On June 9th, Docker, Inc., the commercial father to the open source Docker container project, announced the release of Docker 1.0 and the Docker Enterprise Support program. Docker uses containers, in lieu of virtual machines, to enable multiple applications to be run at once on the same server.
In its 15 months of evolution, Docker has emerged as a leading container program with support and partnerships from major Linux open source powers such as Canonical and Red Hat. Docker is designed to be an open platform for developers and sysadmins to build, ship, and run distributed applications on the same operating system.
The program is made up of the Docker Engine, its container standard, and Docker Hub, a cloud-based service for users, content and workflows. The idea behind Docker is that it enables developers to quickly create applications to from components can be deployed and run on laptops, data center servers, or the cloud.
The Docker Engine 1.0 features include:
Current Docker users will find the following new features in the 1.0 release:
Building for Developers
Ops Tooling for Sysadmins
In a statement, Solomon Hykes, Docker's CTO and founder, thanked, "the over 460 contributors to the project – as well as the countless partners, promoters, application publishers and meet-up organizers – for helping Docker reach this important milestone."
"We’d also like to salute the many enterprises that ignored our statements about 'production readiness' and deployed Docker in prior releases. Your bravery (and unvarnished feedback) has been critical as well," he added.
Docker has been proven to work on enterprise-level workloads.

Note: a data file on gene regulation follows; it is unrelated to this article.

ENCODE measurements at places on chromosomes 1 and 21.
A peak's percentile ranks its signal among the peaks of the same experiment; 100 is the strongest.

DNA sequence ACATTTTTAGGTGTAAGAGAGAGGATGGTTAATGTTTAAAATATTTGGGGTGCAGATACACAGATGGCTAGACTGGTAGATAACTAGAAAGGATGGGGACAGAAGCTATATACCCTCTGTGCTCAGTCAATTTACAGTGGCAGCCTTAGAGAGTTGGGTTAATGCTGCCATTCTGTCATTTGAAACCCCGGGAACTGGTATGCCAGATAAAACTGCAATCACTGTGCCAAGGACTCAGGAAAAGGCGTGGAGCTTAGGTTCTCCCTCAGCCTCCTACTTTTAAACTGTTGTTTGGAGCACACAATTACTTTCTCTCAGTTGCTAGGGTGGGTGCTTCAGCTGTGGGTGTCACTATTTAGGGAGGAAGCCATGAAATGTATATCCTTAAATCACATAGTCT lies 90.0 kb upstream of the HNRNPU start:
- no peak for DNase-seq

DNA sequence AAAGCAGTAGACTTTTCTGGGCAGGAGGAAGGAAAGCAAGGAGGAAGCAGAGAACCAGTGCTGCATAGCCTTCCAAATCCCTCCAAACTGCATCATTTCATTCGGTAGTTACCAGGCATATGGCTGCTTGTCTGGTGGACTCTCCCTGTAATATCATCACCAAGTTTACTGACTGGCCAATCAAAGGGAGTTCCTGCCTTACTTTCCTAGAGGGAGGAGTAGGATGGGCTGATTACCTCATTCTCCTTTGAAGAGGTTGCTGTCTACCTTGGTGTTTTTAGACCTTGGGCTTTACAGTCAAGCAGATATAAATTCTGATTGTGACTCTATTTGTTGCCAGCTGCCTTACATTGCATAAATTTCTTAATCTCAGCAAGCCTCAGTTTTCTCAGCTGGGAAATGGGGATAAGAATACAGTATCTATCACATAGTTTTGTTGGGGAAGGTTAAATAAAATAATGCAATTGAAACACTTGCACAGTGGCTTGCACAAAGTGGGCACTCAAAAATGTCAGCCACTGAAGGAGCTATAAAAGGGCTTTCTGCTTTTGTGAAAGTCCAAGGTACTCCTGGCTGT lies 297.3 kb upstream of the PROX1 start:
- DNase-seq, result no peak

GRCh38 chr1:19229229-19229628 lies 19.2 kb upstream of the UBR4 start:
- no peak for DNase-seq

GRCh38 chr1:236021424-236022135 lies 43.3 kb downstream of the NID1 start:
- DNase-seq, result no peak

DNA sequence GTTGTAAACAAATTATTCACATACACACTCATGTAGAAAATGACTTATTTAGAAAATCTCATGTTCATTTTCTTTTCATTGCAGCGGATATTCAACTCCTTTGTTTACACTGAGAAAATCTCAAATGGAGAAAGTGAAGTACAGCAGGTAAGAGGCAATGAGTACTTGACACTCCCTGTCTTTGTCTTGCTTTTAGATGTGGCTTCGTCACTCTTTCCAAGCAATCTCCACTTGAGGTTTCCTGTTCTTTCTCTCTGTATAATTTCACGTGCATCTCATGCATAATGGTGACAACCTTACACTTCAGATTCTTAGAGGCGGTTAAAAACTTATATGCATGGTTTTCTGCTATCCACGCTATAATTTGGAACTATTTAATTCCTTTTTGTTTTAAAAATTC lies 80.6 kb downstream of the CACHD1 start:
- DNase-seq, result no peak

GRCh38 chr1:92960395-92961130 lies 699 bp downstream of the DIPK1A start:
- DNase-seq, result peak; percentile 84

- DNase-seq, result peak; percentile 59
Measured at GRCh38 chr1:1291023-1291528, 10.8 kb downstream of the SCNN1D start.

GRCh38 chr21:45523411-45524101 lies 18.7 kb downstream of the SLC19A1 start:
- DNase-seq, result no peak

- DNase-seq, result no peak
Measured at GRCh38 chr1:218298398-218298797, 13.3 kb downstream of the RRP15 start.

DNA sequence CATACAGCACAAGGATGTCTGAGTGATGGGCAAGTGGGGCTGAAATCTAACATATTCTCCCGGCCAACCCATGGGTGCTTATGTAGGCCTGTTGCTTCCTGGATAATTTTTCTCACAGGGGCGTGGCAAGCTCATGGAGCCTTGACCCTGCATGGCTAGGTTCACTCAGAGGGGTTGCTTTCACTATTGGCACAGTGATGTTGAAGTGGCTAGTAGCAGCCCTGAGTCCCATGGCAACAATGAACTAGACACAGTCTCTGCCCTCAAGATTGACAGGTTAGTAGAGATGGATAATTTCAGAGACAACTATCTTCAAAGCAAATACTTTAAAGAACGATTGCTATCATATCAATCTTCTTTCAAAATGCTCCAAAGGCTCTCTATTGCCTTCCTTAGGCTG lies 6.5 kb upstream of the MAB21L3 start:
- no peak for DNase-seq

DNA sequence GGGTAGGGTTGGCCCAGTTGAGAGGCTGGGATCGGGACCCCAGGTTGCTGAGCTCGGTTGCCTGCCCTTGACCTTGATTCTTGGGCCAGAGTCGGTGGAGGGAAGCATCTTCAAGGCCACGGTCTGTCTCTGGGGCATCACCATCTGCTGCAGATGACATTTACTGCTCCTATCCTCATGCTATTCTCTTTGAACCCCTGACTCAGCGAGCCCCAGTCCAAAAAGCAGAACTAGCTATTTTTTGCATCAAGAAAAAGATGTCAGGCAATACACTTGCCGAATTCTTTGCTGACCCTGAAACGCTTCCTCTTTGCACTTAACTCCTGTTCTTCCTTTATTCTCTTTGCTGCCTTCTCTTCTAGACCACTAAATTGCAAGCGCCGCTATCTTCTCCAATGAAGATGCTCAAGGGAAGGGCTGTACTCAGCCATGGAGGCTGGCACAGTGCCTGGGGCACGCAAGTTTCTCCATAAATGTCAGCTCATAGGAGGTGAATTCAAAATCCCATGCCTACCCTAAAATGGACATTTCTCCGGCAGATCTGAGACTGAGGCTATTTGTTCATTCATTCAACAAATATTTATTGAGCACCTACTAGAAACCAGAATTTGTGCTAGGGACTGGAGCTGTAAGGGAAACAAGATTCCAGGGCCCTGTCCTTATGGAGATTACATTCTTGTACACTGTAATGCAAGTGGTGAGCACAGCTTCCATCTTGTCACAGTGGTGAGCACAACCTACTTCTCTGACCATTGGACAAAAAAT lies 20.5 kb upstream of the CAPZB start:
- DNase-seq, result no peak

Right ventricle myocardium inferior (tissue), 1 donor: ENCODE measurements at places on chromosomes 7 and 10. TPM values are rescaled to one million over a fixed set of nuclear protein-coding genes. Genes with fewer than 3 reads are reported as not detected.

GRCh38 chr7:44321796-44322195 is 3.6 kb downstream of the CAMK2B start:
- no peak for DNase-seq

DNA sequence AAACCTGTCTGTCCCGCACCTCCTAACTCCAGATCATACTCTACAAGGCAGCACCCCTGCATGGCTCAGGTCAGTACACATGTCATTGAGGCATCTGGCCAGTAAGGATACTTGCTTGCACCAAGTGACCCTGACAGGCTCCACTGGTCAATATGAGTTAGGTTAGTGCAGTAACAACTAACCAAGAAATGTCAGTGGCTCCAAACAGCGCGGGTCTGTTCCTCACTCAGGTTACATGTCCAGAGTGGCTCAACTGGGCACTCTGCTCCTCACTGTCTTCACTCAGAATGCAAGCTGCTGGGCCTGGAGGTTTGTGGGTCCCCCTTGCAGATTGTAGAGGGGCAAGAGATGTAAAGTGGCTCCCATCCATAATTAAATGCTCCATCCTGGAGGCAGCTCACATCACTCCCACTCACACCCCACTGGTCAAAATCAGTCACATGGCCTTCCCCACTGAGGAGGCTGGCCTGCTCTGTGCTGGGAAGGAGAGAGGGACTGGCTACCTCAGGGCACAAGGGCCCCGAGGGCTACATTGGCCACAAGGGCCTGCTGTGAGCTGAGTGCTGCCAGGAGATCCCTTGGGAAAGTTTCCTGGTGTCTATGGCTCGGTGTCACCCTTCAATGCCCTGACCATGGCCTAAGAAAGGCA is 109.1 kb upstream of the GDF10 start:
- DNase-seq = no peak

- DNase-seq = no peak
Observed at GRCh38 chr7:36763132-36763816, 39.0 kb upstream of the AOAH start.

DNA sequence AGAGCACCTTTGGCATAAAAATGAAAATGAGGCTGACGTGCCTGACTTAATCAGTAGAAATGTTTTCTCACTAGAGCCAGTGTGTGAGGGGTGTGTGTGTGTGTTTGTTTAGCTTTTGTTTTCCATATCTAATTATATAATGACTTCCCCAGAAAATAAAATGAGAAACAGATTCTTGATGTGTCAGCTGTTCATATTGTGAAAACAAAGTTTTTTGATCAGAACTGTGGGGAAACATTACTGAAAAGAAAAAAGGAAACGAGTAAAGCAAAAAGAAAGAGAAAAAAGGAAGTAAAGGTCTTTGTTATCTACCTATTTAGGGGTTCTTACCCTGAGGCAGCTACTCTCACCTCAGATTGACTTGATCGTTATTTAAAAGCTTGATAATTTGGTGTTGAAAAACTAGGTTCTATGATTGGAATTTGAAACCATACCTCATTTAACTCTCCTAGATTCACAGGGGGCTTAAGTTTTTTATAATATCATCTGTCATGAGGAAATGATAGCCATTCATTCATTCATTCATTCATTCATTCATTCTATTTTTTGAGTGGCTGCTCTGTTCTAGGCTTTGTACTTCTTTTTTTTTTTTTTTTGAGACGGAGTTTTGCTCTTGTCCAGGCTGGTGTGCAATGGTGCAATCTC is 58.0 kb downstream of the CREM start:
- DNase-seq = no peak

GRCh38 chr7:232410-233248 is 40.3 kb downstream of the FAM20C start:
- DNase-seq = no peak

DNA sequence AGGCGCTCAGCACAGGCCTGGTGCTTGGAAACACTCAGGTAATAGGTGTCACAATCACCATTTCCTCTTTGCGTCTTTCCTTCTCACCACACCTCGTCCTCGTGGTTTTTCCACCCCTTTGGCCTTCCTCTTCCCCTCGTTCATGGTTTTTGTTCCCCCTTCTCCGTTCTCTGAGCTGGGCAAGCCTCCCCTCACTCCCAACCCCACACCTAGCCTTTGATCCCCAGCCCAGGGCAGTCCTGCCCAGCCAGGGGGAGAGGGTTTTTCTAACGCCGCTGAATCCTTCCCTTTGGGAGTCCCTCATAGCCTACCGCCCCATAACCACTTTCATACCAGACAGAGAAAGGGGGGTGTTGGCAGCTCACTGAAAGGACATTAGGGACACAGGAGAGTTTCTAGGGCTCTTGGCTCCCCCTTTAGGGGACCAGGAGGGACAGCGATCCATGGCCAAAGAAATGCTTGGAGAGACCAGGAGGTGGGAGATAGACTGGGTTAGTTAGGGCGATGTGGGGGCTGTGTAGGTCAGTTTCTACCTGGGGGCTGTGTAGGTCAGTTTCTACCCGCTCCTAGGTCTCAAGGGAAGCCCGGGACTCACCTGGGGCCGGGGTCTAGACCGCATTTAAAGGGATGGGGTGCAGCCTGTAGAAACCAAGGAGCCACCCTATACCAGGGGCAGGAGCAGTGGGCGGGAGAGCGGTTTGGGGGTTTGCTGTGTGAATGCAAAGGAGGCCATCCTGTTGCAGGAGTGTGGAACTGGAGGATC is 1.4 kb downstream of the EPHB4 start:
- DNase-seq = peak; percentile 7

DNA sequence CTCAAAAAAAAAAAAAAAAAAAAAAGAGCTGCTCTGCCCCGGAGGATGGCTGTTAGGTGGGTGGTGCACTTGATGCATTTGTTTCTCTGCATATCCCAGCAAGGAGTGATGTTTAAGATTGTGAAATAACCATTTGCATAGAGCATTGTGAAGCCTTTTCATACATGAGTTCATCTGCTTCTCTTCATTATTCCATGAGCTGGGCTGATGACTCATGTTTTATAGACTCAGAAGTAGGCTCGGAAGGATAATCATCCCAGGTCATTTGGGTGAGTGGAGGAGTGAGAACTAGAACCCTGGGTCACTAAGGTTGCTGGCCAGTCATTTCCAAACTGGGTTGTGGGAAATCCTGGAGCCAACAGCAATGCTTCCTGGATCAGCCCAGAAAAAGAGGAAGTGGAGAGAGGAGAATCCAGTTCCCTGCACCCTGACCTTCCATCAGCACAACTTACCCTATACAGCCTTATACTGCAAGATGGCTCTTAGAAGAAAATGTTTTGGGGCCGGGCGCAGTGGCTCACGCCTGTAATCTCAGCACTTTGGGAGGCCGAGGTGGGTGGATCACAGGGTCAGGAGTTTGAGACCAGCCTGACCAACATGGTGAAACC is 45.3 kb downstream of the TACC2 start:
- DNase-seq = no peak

Brian McCallister, CTO of Platform at Groupon, said: "We have started using Docker as the foundation for our build-and-release pipelines because it offers huge benefits around standardization and repeatable processes, especially for a company like Groupon with such a diverse set of technologies in play. The reliability of the platform is critical, and Docker provides the best, most easily managed tool for packaging and deploying services."
It's because of its programmers' hard work and customers' early adoption that Docker is now providing Long Term Support assurances for commercial users of Docker 1.0. The new Docker Enterprise Support program provides enterprise IT customers with the training, expertise, and support necessary for mission-critical workloads built on the Docker platform. With both standard and premium offerings, customers may select the level that meets their requirements, including 24 x 7 x 365 support for Priority 1 issues.
Looking ahead, I see Docker, and containers in general, becoming vitally important in clouds and data centers.
The reason for this is quite simple: Containers enable you to place two to three times as many applications on a single server as virtualization allows you to. When your business profits from getting as much program goodness as you can from the least amount of hardware, containers make excellent sense.